Archive for the tag 'writing'

The pain of art, the joy of living

NS June 14th, 2010

You know how some artists (whatever their medium; painting, music, writing, what have you) depend on being miserable, sad, angry, depressed, lonely, frustrated, misunderstood, tired, undervalued or oppressed (or all of the above) to create their art? And how when they’re happy, busy, valued, surrounded by people, encouraged and clear-headed, with a joyful, fulfilling and healthy personal, professional and social life, they sort of lose their edge?

That feels like me right now. I’m flailing. I’m losing my ‘art’. I’m losing my blogging mojo. I’m losing interest in fighting the fights I’ve been fighting for so long. I feel less and less inclined to come up with topics to write about, things to get incensed about, news to devour and dissect. I haven’t read the papers but one time since the British elections on the 6th of May. I have read articles that would normally have me writing lengthy screeds in opposition or approval and felt nothing but the briefest glimmers of interest. I log in then I log out. I stay up late trying to figure out why I’m drawing such blanks and get less and less sleep. I become more irritable.

But then one day I just stopped for awhile. I had other things going on and didn’t have time. Normally I’m itching to get back to my ‘online life’ after a brief spell away; this time I had to force myself to log in. I felt bored. I felt restless.

As I’ve mentioned before, I’ve recently taken up running. I’m doing a 5k at the end of next month and have been going three times a week fairly faithfully. Yesterday my regimen notched itself up from 8 minutes at a time to 20. I looked at what the running app on my iPhone screen was commanding me to do  and gaped. Go from an 8-minute run to 20 with nothing in between? No gentle breaking-in, no gradual increase over a long period of time? Who the hell did this running app think it was, bloody Richard Simmons?! I gave it a wary eye and told myself that if I couldn’t make it, so be it. It was too much to ask, anyway! It would be a miracle if I didn’t need to stop due to bursting lungs or cramping calves or some other such affliction.

But it turns out, I did it. I did it and it wasn’t even that difficult. I could do that run all along but I was holding myself back. I didn’t think I could do it so I didn’t even try.

For the last few years, ever since I had my daughter, I’ve been waiting for my life to find its niche, its groove, its upward trajectory towards success and happiness. But it turns out that you can’t wait for this shit to happen; you have to make it happen. You have to pour your heart, soul, blood, sweat and tears into it and then wade head-first, eyes open, into the mix instead of standing on the sidelines feebly throwing cups of water at those racing past you.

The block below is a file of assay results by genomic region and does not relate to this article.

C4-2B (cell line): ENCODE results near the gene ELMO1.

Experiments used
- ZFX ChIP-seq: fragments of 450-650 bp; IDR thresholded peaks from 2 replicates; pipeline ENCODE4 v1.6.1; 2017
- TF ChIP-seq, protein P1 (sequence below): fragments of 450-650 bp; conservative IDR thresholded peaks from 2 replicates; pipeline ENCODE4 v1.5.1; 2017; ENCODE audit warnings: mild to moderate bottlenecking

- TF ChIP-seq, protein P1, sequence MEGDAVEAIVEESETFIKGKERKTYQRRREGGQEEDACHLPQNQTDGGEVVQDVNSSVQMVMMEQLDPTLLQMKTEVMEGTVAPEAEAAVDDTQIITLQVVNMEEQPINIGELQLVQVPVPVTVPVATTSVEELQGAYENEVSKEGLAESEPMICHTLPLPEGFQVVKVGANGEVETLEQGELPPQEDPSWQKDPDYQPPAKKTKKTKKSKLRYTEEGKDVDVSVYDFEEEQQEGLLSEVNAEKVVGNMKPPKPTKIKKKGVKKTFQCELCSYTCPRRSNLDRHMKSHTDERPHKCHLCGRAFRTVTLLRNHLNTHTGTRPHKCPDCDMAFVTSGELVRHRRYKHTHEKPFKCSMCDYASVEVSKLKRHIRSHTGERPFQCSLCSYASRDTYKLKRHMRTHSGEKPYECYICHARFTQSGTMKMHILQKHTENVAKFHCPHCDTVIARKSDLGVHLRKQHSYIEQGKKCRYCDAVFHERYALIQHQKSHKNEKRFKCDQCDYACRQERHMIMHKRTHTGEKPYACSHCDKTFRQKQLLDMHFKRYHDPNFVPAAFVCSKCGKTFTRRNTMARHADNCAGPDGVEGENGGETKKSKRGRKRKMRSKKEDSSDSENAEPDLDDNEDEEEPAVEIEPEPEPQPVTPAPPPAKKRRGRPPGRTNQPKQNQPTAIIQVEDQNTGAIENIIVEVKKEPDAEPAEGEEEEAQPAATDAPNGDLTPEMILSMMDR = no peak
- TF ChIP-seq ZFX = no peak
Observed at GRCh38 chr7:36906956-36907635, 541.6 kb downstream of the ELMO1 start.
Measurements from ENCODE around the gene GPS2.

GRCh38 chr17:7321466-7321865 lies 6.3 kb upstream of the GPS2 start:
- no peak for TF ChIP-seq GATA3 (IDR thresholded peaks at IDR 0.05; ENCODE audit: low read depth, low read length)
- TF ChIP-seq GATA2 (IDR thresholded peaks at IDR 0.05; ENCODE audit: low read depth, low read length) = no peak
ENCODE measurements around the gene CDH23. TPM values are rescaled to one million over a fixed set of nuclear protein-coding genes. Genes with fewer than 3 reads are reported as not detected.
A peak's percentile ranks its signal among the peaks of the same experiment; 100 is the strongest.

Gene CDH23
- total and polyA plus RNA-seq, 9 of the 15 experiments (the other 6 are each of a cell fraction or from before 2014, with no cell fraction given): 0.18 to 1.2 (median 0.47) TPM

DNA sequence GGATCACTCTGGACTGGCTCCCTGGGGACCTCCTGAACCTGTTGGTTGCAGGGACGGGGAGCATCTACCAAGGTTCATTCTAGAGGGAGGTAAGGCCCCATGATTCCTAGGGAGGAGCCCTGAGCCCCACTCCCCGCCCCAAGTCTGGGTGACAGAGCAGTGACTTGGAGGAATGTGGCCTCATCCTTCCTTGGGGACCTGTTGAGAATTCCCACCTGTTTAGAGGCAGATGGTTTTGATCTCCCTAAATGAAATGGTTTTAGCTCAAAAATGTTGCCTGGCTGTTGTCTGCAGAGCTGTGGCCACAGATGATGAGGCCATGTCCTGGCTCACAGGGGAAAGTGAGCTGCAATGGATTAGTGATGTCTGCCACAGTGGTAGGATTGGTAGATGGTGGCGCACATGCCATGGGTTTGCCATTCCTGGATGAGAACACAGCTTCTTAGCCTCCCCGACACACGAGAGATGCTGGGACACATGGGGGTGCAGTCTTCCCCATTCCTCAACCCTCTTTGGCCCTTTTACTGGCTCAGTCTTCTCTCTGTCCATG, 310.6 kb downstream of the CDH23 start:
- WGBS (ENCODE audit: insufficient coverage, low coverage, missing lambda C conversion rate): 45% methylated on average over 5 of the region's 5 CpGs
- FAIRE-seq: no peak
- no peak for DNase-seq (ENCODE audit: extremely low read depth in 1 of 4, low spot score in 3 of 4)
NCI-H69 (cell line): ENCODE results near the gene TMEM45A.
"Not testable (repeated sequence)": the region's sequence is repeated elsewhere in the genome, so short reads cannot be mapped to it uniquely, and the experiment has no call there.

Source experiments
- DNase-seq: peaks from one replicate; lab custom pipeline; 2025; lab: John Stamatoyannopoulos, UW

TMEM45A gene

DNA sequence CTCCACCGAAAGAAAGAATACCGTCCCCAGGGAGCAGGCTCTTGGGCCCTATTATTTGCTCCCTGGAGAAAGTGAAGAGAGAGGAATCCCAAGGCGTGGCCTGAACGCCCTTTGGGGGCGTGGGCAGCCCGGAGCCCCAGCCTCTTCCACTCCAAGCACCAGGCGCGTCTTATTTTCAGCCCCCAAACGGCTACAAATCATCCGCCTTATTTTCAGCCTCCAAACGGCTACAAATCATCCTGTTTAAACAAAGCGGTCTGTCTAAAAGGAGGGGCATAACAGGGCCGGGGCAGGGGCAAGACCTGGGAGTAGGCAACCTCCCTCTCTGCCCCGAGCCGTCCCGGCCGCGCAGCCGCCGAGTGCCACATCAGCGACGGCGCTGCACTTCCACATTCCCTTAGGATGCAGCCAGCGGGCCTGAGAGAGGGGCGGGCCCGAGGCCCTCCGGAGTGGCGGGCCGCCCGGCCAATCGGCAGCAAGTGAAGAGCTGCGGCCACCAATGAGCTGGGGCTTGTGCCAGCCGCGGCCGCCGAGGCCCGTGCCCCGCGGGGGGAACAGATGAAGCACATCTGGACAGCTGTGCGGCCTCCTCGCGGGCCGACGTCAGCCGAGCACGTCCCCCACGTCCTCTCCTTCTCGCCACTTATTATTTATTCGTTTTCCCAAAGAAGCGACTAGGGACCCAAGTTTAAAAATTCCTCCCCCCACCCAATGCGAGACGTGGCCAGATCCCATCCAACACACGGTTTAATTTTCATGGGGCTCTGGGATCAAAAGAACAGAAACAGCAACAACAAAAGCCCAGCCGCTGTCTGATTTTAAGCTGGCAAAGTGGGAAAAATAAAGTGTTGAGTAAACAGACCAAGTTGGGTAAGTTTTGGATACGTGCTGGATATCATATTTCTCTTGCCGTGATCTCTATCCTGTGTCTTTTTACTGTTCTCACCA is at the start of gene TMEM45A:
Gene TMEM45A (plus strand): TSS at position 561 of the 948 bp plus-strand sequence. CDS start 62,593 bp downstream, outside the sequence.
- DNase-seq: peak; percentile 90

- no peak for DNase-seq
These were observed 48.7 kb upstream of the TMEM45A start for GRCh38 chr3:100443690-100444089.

Right now I am going through some intense transformations; from couch potato into runner, from a frustrated writer and stay-at-home mum to an independent businesswoman and running-three-websites mum, from distant, grumpy wife to more engaged partner and from a mother unhappy with her parenting practices and interactions with her children to one taking control and doing things to rectify those negative practices, ones that stem mainly from that discontent I spoke of earlier.

Needless to say, something has got to give.

So while I love my art and I love my little corner of cyberspace and the friends, opportunities, emotional and intellectual growth it has provided me, I am beginning to feel that I may be done with Noble Savage. I’ve been going for over five years and I’m not sure what else I can say, really. I’ve poured my heart out, written my fingers to the bone, researched, read, reported, raged, ranted, laughed, cried and gone a little bit loopy in the process.

Maybe I’m not going to get that book deal or journalism job or freelance gig after all. Maybe all I was ever destined to do was write this blog to meet the people and read the things that grew my mind and fed my soul enough to get me on my life’s true path, one that will make me happier, more fulfilled, more at ease and successful than my years-long dream of being a published author or  respected hack ever would have afforded me.

Maybe I just need a break, with no defined return. Maybe  a complete release from the pressure of a blank screen and a full RSS reader will do the trick and when things have settled down with the doula business and the running and getting my marriage back on track, I will have more to say, and better. Hell, maybe tomorrow I will wake up having completely changed my mind and be ready to tear the shit out of some article in the Times or wax lyrical about the highs and lows of parenthood.

But for now, the joy of living is overriding the gut-wrenching pain and time involved in creating my art. And this time, I’m going to let it.

Writing Workshop: House number six

NS April 15th, 2010

The following was written for Josie’s Writing Workshop #20, using prompt number one: ‘Tell me about a time you decided to move house’. I may write a second part to it, describing more about the house itself (which was fascinating in its own right, and just as dear to me as the farm).

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Of the seven houses I lived in as a child, number six is the only one that ever stole my heart.

It was called Shadow Lake Farm and was off a country road, in a country town. We rented the farmhouse which sat on a 362-acre plot of land and could only be accessed by the winding, gravel path that twisted for a quarter mile from road to hearth. I walked up that lane on the way home from school many a time, kicking up gravel dust with my school shoes and shouldering my heavy backpack, unable to even see the house until I was almost upon it. At the height of summer the corn on both sides engulfed me, making it seem as though I was in a crop tunnel. Just the crickets, the corn and me. When I got to the top of the lane I would often turn, one hand shielding my eyes from the golden sun, and look all around me, at the corn and the waving wheat, the scattered masses of grazing cows, and the grain silos that punctuated the cloudless blue sky like exclamation points, clinging on to the remains of an era slipping by. My heart swelled with a quiet joy and sense of pride; ‘This is my kingdom!’ I wanted to roar. And it was.